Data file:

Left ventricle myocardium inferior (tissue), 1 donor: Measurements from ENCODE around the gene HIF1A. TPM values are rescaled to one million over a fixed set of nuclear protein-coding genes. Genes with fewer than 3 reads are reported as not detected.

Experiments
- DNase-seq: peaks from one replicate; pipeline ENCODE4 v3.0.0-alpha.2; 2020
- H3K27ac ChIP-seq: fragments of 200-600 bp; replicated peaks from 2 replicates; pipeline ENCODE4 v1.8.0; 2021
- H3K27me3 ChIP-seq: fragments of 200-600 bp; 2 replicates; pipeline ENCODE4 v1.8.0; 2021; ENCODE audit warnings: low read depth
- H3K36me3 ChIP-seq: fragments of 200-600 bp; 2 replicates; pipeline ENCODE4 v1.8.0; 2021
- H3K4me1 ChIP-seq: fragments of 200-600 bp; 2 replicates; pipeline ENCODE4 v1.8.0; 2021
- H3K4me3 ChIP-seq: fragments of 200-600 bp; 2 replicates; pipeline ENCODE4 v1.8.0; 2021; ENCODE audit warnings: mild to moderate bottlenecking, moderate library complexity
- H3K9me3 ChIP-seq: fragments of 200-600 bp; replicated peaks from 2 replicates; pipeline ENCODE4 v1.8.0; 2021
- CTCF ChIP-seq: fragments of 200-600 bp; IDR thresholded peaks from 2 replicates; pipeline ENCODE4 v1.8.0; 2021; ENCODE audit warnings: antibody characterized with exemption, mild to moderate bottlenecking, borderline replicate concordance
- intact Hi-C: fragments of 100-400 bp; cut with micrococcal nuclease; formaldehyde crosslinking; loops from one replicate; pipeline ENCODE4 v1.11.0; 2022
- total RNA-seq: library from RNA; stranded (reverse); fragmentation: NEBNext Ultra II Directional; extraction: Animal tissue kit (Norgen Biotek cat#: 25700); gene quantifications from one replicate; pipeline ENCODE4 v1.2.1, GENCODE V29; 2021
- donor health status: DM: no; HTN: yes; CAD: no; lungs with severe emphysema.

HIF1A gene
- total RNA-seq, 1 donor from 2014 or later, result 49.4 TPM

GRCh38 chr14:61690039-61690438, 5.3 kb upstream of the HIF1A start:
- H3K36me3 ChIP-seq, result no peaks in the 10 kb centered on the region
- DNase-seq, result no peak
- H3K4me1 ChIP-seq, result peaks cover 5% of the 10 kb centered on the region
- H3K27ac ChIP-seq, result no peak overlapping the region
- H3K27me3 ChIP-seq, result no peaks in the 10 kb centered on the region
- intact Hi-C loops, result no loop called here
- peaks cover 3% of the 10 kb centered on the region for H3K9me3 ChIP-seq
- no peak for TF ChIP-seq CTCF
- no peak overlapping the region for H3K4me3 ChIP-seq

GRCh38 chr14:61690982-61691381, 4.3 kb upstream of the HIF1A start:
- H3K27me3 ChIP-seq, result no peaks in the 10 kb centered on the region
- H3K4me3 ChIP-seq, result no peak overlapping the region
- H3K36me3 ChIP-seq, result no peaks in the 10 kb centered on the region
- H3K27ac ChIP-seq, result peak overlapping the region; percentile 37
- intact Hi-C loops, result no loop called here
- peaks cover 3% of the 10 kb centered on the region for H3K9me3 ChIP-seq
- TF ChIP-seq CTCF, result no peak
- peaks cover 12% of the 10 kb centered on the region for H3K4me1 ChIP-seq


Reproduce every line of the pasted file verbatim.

Left ventricle myocardium inferior (tissue), 1 donor: Measurements from ENCODE around the gene HIF1A. TPM values are rescaled to one million over a fixed set of nuclear protein-coding genes. Genes with fewer than 3 reads are reported as not detected.

Experiments
- DNase-seq: peaks from one replicate; pipeline ENCODE4 v3.0.0-alpha.2; 2020
- H3K27ac ChIP-seq: fragments of 200-600 bp; replicated peaks from 2 replicates; pipeline ENCODE4 v1.8.0; 2021
- H3K27me3 ChIP-seq: fragments of 200-600 bp; 2 replicates; pipeline ENCODE4 v1.8.0; 2021; ENCODE audit warnings: low read depth
- H3K36me3 ChIP-seq: fragments of 200-600 bp; 2 replicates; pipeline ENCODE4 v1.8.0; 2021
- H3K4me1 ChIP-seq: fragments of 200-600 bp; 2 replicates; pipeline ENCODE4 v1.8.0; 2021
- H3K4me3 ChIP-seq: fragments of 200-600 bp; 2 replicates; pipeline ENCODE4 v1.8.0; 2021; ENCODE audit warnings: mild to moderate bottlenecking, moderate library complexity
- H3K9me3 ChIP-seq: fragments of 200-600 bp; replicated peaks from 2 replicates; pipeline ENCODE4 v1.8.0; 2021
- CTCF ChIP-seq: fragments of 200-600 bp; IDR thresholded peaks from 2 replicates; pipeline ENCODE4 v1.8.0; 2021; ENCODE audit warnings: antibody characterized with exemption, mild to moderate bottlenecking, borderline replicate concordance
- intact Hi-C: fragments of 100-400 bp; cut with micrococcal nuclease; formaldehyde crosslinking; loops from one replicate; pipeline ENCODE4 v1.11.0; 2022
- total RNA-seq: library from RNA; stranded (reverse); fragmentation: NEBNext Ultra II Directional; extraction: Animal tissue kit (Norgen Biotek cat#: 25700); gene quantifications from one replicate; pipeline ENCODE4 v1.2.1, GENCODE V29; 2021
- donor health status: DM: no; HTN: yes; CAD: no; lungs with severe emphysema.

HIF1A gene
- total RNA-seq, 1 donor from 2014 or later, result 49.4 TPM

GRCh38 chr14:61690039-61690438, 5.3 kb upstream of the HIF1A start:
- H3K36me3 ChIP-seq, result no peaks in the 10 kb centered on the region
- DNase-seq, result no peak
- H3K4me1 ChIP-seq, result peaks cover 5% of the 10 kb centered on the region
- H3K27ac ChIP-seq, result no peak overlapping the region
- H3K27me3 ChIP-seq, result no peaks in the 10 kb centered on the region
- intact Hi-C loops, result no loop called here
- peaks cover 3% of the 10 kb centered on the region for H3K9me3 ChIP-seq
- no peak for TF ChIP-seq CTCF
- no peak overlapping the region for H3K4me3 ChIP-seq

GRCh38 chr14:61690982-61691381, 4.3 kb upstream of the HIF1A start:
- H3K27me3 ChIP-seq, result no peaks in the 10 kb centered on the region
- H3K4me3 ChIP-seq, result no peak overlapping the region
- H3K36me3 ChIP-seq, result no peaks in the 10 kb centered on the region
- H3K27ac ChIP-seq, result peak overlapping the region; percentile 37
- intact Hi-C loops, result no loop called here
- peaks cover 3% of the 10 kb centered on the region for H3K9me3 ChIP-seq
- TF ChIP-seq CTCF, result no peak
- peaks cover 12% of the 10 kb centered on the region for H3K4me1 ChIP-seq